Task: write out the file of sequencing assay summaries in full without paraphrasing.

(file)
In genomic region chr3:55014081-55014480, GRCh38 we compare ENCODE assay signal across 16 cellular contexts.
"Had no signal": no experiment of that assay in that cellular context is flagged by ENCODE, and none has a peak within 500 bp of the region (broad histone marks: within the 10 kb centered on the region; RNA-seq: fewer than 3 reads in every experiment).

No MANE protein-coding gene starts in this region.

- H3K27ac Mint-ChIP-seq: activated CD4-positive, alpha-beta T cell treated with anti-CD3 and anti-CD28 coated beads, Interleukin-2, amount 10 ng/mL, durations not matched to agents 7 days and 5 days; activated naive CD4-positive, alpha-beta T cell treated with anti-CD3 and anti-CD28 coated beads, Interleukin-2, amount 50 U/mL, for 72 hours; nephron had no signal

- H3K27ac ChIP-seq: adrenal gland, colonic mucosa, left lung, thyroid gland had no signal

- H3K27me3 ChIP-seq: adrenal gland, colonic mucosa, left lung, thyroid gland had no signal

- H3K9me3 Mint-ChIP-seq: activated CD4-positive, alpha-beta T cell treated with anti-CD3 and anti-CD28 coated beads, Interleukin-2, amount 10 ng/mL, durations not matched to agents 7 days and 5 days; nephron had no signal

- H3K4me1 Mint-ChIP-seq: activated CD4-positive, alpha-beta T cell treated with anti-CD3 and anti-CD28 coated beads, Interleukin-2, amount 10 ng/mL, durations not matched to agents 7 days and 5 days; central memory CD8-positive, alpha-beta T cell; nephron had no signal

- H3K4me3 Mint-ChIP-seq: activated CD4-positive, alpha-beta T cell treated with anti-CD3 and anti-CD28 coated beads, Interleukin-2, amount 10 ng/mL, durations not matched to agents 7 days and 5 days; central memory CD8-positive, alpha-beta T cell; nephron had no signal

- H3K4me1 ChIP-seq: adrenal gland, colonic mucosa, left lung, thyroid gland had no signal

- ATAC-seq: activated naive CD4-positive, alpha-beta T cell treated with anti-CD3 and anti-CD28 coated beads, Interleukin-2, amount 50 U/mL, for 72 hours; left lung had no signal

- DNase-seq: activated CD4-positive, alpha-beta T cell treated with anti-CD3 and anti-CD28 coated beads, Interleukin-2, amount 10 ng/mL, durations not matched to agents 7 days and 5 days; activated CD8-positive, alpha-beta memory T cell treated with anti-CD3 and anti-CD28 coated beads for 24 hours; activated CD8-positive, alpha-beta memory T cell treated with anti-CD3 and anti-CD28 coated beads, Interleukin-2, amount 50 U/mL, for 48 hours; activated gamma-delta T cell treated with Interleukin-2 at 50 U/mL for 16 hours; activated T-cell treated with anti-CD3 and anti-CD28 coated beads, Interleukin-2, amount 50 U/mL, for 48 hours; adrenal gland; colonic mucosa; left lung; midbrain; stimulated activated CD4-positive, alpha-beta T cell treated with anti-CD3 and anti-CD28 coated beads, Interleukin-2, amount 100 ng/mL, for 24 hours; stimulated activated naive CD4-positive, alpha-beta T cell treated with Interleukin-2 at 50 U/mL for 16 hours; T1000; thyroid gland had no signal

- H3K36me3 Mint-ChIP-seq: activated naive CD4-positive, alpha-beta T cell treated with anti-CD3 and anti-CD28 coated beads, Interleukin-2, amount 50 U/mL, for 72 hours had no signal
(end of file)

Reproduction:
In genomic region chr3:55014081-55014480, GRCh38 we compare ENCODE assay signal across 16 cellular contexts.
"Had no signal": no experiment of that assay in that cellular context is flagged by ENCODE, and none has a peak within 500 bp of the region (broad histone marks: within the 10 kb centered on the region; RNA-seq: fewer than 3 reads in every experiment).

No MANE protein-coding gene starts in this region.

- H3K27ac Mint-ChIP-seq: activated CD4-positive, alpha-beta T cell treated with anti-CD3 and anti-CD28 coated beads, Interleukin-2, amount 10 ng/mL, durations not matched to agents 7 days and 5 days; activated naive CD4-positive, alpha-beta T cell treated with anti-CD3 and anti-CD28 coated beads, Interleukin-2, amount 50 U/mL, for 72 hours; nephron had no signal

- H3K27ac ChIP-seq: adrenal gland, colonic mucosa, left lung, thyroid gland had no signal

- H3K27me3 ChIP-seq: adrenal gland, colonic mucosa, left lung, thyroid gland had no signal

- H3K9me3 Mint-ChIP-seq: activated CD4-positive, alpha-beta T cell treated with anti-CD3 and anti-CD28 coated beads, Interleukin-2, amount 10 ng/mL, durations not matched to agents 7 days and 5 days; nephron had no signal

- H3K4me1 Mint-ChIP-seq: activated CD4-positive, alpha-beta T cell treated with anti-CD3 and anti-CD28 coated beads, Interleukin-2, amount 10 ng/mL, durations not matched to agents 7 days and 5 days; central memory CD8-positive, alpha-beta T cell; nephron had no signal

- H3K4me3 Mint-ChIP-seq: activated CD4-positive, alpha-beta T cell treated with anti-CD3 and anti-CD28 coated beads, Interleukin-2, amount 10 ng/mL, durations not matched to agents 7 days and 5 days; central memory CD8-positive, alpha-beta T cell; nephron had no signal

- H3K4me1 ChIP-seq: adrenal gland, colonic mucosa, left lung, thyroid gland had no signal

- ATAC-seq: activated naive CD4-positive, alpha-beta T cell treated with anti-CD3 and anti-CD28 coated beads, Interleukin-2, amount 50 U/mL, for 72 hours; left lung had no signal

- DNase-seq: activated CD4-positive, alpha-beta T cell treated with anti-CD3 and anti-CD28 coated beads, Interleukin-2, amount 10 ng/mL, durations not matched to agents 7 days and 5 days; activated CD8-positive, alpha-beta memory T cell treated with anti-CD3 and anti-CD28 coated beads for 24 hours; activated CD8-positive, alpha-beta memory T cell treated with anti-CD3 and anti-CD28 coated beads, Interleukin-2, amount 50 U/mL, for 48 hours; activated gamma-delta T cell treated with Interleukin-2 at 50 U/mL for 16 hours; activated T-cell treated with anti-CD3 and anti-CD28 coated beads, Interleukin-2, amount 50 U/mL, for 48 hours; adrenal gland; colonic mucosa; left lung; midbrain; stimulated activated CD4-positive, alpha-beta T cell treated with anti-CD3 and anti-CD28 coated beads, Interleukin-2, amount 100 ng/mL, for 24 hours; stimulated activated naive CD4-positive, alpha-beta T cell treated with Interleukin-2 at 50 U/mL for 16 hours; T1000; thyroid gland had no signal

- H3K36me3 Mint-ChIP-seq: activated naive CD4-positive, alpha-beta T cell treated with anti-CD3 and anti-CD28 coated beads, Interleukin-2, amount 50 U/mL, for 72 hours had no signal